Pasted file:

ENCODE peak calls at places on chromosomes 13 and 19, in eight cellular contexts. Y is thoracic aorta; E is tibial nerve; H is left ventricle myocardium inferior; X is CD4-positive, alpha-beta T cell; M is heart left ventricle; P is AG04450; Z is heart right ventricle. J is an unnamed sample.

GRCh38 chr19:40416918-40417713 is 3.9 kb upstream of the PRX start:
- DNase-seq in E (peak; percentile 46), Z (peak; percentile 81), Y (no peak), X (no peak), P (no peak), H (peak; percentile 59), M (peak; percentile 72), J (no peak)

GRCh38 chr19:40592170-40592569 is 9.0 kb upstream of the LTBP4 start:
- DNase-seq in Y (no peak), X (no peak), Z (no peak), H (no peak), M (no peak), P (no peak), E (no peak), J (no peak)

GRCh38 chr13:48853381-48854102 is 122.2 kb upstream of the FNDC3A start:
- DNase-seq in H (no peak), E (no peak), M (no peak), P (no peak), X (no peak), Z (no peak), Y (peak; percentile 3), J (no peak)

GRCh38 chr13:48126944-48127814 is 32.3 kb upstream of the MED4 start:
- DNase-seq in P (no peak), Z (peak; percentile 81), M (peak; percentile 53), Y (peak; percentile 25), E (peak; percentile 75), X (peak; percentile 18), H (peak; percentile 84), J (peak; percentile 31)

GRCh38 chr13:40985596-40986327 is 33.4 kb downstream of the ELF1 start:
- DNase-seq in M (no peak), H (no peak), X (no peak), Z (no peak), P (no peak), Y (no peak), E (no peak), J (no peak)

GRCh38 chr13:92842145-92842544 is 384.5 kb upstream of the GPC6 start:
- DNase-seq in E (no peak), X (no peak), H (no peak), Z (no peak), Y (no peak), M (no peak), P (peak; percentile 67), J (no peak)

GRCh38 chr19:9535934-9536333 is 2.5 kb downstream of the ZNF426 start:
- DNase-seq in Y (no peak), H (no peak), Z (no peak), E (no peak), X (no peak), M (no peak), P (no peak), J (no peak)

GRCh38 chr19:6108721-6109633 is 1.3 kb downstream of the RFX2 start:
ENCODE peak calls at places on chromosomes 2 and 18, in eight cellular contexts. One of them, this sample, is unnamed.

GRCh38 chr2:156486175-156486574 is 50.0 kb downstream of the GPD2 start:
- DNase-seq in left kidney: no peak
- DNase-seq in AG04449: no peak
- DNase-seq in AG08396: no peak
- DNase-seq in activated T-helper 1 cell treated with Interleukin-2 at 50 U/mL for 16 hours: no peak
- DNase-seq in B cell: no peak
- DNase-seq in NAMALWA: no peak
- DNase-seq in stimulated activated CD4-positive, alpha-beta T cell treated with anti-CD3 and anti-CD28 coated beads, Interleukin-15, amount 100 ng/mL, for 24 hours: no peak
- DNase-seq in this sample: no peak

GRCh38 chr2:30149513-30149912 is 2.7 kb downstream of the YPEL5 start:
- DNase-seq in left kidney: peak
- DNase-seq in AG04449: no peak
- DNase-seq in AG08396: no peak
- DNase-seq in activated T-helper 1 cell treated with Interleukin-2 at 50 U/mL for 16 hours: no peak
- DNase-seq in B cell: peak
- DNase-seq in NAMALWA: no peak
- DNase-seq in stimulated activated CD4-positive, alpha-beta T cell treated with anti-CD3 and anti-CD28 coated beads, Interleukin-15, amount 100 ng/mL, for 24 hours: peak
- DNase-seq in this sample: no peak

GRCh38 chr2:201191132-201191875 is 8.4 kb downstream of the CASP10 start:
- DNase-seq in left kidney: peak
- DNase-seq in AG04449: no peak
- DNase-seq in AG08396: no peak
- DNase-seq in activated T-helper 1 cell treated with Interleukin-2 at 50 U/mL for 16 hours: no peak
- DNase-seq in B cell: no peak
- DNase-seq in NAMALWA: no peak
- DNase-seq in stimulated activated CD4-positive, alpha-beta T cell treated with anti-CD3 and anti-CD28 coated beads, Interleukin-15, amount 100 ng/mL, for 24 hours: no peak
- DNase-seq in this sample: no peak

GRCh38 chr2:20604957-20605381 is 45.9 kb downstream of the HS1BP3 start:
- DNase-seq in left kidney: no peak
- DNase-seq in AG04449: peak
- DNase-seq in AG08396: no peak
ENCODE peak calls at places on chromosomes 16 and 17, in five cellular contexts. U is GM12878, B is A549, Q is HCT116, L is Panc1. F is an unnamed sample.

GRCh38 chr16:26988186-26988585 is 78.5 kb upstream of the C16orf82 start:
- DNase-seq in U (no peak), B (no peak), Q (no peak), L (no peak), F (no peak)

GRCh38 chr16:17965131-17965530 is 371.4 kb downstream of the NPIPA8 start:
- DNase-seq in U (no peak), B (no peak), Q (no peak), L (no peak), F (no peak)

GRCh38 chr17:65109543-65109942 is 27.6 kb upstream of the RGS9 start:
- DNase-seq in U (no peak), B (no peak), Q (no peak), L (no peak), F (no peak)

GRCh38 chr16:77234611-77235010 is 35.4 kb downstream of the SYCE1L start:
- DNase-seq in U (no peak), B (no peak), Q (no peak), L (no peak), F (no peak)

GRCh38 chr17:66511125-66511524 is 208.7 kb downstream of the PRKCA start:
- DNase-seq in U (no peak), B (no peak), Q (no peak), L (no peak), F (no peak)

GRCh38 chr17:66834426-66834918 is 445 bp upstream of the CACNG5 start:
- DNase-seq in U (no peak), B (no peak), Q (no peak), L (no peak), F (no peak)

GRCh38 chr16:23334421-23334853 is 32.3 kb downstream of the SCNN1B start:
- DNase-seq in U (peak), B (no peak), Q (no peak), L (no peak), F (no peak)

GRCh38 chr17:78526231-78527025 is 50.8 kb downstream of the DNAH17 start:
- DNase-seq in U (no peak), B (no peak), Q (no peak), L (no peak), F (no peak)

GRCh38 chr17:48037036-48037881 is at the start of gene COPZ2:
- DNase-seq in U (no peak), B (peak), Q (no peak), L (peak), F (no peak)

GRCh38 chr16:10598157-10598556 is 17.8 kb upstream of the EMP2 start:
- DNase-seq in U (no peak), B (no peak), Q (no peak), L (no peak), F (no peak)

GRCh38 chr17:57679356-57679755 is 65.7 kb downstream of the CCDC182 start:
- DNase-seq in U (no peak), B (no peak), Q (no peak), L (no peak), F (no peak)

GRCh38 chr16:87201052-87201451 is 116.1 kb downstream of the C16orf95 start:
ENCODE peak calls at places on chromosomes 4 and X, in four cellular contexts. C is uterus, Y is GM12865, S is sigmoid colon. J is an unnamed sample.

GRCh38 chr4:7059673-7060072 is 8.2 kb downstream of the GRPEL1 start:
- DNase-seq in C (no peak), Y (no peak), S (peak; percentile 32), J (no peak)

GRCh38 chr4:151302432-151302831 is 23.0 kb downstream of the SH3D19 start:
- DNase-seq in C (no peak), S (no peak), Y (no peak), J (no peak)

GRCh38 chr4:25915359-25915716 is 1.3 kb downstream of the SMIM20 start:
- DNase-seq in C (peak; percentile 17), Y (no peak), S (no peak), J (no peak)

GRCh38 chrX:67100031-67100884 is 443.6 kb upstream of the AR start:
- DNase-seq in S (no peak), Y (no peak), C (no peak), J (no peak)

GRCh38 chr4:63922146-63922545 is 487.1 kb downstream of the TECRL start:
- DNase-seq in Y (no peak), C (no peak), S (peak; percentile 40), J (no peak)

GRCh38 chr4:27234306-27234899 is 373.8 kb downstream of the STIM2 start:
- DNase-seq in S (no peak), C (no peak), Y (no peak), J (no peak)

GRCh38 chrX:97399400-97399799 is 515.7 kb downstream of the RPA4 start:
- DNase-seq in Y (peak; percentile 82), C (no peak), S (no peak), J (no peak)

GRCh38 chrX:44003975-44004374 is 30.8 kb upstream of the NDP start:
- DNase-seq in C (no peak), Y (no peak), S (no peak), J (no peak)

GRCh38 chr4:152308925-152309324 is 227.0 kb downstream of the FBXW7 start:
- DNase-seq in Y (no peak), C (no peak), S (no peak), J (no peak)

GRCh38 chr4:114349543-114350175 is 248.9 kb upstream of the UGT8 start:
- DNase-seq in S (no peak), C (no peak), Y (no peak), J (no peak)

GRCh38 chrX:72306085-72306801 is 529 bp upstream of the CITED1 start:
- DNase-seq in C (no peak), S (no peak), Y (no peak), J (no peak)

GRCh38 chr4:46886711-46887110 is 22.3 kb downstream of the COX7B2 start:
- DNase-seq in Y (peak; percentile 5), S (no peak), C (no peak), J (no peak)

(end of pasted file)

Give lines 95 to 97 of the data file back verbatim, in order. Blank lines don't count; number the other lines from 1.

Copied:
- DNase-seq in C (no peak), S (no peak), Y (no peak), J (no peak)

GRCh38 chr4:46886711-46887110 is 22.3 kb downstream of the COX7B2 start:
- DNase-seq in Y (peak; percentile 5), S (no peak), C (no peak), J (no peak)